Dr. Cletus Georges Explores Key Prostate Cancer Risk Factors
From age to family history, it’s vital that prostate cancer risk factors are fully understood, particularly among men aged over 50. That’s according to Cletus Roy Georges, MD, a specialist physician focused on urology and based in Orlando, Florida as he shares a professional insight into key risk factors associated with cancer of the prostate.
“All men,” says Dr. Cletus Georges, “are at some risk for prostate cancer.”
In fact, for every 100 American men, approximately 13 will be diagnosed with prostate cancer during their lifetime, according to recent studies. “Of those dozen-or-so men, two or three are currently likely to lose their lives as a result of the disease,” adds Dr. Georges, “which is why it’s so important that we fully understand and appreciate the risk factors involved with prostate cancer.”
While age and a family history of prostate cancer are among the biggest risk factors and cannot be changed, other less-well-understood factors, such as diet and smoking, can, says Dr. Georges, be more easily addressed. “Quitting smoking, for example, is advised in any instance, but it’s especially important in helping to prevent against not just prostate cancer, but many other cancers, too,” he adds.
Currently, around six in ten cases of prostate cancer occur in men aged over 65. While the disease is rare in those under 40, chances of developing prostate cancer rise significantly after age 50, according to Dr. Georges.
Of family history, Dr. Georges explains that having a father or brother diagnosed with prostate cancer more than doubles a man’s risk of also developing the disease. “In such instances, it’s vital to seek regular prostate cancer screening,” he goes on to suggest.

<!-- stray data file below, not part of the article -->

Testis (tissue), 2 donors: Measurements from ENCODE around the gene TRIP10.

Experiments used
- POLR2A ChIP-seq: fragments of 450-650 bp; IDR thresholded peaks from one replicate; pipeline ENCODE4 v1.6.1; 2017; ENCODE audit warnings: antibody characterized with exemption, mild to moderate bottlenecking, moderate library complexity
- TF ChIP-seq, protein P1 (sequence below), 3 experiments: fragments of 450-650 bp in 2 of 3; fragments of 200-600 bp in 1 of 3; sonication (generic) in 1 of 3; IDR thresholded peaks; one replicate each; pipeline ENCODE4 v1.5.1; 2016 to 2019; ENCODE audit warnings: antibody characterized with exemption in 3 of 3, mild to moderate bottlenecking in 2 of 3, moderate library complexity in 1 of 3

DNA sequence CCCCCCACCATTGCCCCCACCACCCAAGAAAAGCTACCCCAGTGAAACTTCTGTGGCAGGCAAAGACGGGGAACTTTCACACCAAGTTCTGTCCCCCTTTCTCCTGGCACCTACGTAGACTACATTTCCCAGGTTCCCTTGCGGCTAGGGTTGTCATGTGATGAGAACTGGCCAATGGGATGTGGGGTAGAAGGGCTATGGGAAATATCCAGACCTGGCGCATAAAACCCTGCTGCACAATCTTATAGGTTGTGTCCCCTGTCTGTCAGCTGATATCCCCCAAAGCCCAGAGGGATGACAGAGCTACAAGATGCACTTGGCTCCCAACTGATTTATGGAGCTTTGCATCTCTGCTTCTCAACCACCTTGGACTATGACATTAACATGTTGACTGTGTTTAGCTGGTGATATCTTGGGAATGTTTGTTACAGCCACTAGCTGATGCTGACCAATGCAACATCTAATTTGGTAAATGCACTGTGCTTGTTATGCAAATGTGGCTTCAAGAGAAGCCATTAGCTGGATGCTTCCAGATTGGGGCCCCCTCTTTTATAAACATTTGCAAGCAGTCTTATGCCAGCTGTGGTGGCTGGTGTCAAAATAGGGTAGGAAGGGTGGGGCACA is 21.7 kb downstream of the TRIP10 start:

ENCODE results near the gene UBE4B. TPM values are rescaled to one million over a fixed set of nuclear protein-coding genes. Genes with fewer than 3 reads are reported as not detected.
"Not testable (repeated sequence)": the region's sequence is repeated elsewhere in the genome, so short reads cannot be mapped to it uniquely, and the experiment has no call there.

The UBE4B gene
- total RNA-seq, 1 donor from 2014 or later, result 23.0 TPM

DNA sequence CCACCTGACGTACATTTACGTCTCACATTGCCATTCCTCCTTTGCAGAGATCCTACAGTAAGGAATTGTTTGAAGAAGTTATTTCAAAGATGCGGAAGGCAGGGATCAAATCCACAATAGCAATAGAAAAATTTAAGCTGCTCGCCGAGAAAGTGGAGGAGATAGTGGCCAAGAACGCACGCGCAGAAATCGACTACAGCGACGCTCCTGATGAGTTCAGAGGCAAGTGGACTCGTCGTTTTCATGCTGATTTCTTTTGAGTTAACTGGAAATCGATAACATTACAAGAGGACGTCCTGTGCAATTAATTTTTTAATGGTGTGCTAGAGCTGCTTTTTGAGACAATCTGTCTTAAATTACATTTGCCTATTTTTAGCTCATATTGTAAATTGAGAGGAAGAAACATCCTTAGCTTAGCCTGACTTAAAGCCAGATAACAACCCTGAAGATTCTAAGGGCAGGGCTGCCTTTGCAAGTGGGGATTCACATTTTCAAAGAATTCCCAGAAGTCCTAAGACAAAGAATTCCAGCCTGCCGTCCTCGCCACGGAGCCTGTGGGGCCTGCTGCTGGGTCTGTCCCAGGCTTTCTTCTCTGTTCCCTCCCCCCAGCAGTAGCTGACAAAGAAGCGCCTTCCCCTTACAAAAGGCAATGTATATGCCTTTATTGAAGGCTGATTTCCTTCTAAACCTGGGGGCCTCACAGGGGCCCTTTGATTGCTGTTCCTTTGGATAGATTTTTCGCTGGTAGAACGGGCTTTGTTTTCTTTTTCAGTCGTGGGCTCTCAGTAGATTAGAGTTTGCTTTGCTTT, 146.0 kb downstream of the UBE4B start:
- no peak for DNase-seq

Other factors, alongside diet and smoking, with less clearly defined effects on prostate cancer risk are believed to include obesity, chemical exposure, sexually transmitted infections, vasectomy, and inflammation of the prostate.
“If there’s any doubt, or a patient has any concerns surrounding prostate cancer and its risks, they should seek advice from their regular primary care physician or a urology specialist at their earliest convenience,” adds Dr. Georges, wrapping up.
Cletus Roy Georges, MD graduated from Andrews University in Berrien Springs, Michigan with a bachelor’s degree in zoology with a biomedical option in 1987. Georges subsequently attended Weill Cornell University Medical College in New York City, graduating in 1991 and completing his residency in urology at Chicago’s Northwestern University McGaw Medical Center in 1997. Shortly thereafter, Dr. Georges started his practice in Sebring, Florida before relocating to Orlando, where he remains settled today.